UK Public Sector Pension Debt Grows £1.3 Trillion in 3 Years

Published / Last Updated on 09/02/2021

According to Office for National Statistics (ONS) figures published on 8th February 2021, between 2015 and 2018 Government pension liabilities had risen 22% to £6.4 trillion.  That's an increase of £1.3 trillion in 3 years.

This has raised questions regarding the sustainability of the public pension schemes.

  • Unfunded State pension liabilities amounted to £4.8 trillion (22.4%) of gross domestic product (GDP).
  • Unfunded public sector defined benefit (DB) scheme liabilities amounted to £1.2 trillion (55%) of GDP.
  • Funded public sector DB schemes amounted to £413 billion (19%) of GDP.

What's an unfunded pension?  This is a pay as you go system.  There is no huge, super tanker state pension fund in the background.  What we pay in national insurance contributions today is paid out to pensioners as state pensions in around 6 weeks.  It is literally 'hand to mouth'.

Discount rate burden:  The discount rate is the rate that pension investment funds are expected to grow by in the future.  This discounts back to the valuation of the pension fund liabilities i.e. the cost to buy the pension.  I.e. The cost to buy a pension of £Xpa in 20 years is discounted back down using the assumed investment 'discount rate' to offer an approximate cost liability in today's terms.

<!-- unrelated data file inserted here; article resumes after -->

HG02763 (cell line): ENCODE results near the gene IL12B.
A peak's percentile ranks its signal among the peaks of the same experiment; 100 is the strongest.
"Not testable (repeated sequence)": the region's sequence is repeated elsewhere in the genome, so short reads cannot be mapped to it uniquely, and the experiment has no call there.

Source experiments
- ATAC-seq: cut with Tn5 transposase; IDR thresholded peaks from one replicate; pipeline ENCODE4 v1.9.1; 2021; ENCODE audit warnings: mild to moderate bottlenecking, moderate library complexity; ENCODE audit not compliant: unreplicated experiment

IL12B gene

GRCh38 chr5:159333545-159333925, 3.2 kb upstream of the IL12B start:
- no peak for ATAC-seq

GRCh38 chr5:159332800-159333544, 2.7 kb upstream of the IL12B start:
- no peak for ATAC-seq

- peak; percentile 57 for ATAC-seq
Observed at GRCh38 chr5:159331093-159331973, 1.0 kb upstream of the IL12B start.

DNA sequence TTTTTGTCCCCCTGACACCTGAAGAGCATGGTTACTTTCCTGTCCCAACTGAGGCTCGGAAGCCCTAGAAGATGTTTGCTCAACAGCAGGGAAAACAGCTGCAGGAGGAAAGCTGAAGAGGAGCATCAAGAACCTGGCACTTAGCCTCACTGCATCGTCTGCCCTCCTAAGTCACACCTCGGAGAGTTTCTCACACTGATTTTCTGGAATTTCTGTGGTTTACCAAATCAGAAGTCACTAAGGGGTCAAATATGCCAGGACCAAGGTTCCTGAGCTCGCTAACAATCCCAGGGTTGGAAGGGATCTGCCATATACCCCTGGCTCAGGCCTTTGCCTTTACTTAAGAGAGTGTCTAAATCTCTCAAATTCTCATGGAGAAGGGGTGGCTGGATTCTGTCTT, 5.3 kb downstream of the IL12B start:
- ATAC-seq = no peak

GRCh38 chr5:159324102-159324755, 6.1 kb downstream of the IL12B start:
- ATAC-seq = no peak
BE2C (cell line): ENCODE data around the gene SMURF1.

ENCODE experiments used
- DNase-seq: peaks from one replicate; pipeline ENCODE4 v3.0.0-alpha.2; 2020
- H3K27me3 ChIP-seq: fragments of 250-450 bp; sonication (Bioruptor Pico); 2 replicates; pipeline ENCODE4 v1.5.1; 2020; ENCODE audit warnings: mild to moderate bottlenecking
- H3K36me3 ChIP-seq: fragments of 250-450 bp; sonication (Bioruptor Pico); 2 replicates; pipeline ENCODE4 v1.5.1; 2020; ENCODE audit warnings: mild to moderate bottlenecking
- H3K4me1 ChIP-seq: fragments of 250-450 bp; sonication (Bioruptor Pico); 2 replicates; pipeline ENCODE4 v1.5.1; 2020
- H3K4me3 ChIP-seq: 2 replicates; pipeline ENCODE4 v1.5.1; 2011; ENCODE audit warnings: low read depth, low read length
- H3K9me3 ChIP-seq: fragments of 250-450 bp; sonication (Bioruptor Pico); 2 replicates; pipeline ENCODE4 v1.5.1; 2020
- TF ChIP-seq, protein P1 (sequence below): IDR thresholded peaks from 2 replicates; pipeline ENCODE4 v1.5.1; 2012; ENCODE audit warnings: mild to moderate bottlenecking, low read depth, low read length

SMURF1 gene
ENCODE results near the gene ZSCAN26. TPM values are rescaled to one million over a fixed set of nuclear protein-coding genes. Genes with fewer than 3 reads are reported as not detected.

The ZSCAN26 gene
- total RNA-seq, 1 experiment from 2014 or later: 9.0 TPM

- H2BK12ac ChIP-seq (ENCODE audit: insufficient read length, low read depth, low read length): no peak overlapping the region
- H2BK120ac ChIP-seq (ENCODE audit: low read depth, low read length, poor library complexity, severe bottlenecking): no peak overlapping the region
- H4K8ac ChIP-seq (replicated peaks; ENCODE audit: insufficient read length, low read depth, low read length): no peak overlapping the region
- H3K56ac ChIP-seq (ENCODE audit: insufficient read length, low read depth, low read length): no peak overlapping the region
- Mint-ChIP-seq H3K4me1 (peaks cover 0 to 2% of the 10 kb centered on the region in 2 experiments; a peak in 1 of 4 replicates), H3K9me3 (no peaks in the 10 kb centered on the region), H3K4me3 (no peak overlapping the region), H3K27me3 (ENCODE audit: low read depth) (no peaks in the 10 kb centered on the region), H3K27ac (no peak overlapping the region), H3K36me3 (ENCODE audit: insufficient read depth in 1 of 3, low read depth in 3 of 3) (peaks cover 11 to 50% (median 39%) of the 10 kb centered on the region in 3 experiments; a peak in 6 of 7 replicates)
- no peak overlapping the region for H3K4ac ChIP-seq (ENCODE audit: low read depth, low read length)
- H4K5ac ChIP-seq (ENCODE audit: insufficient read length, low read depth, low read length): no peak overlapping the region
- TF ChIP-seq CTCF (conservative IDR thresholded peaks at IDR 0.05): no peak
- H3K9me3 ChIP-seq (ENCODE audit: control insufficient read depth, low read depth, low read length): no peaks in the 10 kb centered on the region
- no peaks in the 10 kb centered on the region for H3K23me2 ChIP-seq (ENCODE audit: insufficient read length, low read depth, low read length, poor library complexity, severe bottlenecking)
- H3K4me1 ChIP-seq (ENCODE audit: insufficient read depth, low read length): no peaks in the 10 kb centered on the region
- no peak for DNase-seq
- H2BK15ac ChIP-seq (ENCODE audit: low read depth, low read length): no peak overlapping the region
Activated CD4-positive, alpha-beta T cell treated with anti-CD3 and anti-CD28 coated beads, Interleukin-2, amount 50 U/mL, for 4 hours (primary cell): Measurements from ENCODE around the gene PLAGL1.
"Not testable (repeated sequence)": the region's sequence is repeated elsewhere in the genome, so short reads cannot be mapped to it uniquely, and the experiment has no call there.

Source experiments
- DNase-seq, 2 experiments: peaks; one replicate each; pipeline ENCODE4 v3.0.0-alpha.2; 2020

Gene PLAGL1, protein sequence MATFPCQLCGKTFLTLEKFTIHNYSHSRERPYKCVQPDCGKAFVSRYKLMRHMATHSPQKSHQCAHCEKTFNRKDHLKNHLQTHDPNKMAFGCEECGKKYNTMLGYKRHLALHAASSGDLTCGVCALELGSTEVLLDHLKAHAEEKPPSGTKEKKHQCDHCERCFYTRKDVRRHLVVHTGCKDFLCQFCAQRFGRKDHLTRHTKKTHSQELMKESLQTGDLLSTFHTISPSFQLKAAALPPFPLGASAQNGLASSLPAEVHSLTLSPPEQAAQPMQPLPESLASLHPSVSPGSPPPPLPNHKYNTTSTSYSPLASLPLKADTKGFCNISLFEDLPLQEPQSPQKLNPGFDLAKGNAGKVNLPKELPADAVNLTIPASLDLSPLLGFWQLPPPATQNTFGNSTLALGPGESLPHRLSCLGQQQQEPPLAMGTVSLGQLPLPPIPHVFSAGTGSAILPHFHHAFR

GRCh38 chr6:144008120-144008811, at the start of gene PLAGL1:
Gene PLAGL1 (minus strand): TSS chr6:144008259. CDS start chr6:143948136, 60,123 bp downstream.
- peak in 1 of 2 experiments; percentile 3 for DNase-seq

The discount rate lowered to 4% pa from 5% pa in line with Eurostat requirements.  This means that when valuing an organisations liability today for future pensions, if you reduced the assumed growth rate, then you need a bigger pension fund today that will grow at a lower rate in future to deliver the pension promise.


Artifically, the lowering of the assumed growth rate i.e. discount rate to 4% pa means the pension liability today is even more expensive i.e. bigger than it was.  This makes it difficult for the government as the public sector pension debt is artifically higher.  Expect inflation stimulus from the government to not only devalue covid-19 debt but also to boost investments returns, meaning the investment discount growth rate will likely get bigger meaning the valuation of public sector pension liabilities will fall.  This will also ease pressure on private sector defined benefit pension schemes as well.

This moves in line with the UK economy at the time and so is not a major concern to government.  If investment growth is lower, the liability is larger and when is investment growth is higher, the liability will be lower.  The largest rise was the cost of the state pension, which has risen by £700 billion which can easily be accounted for simply by the discount rate being lowered by 1% pa.

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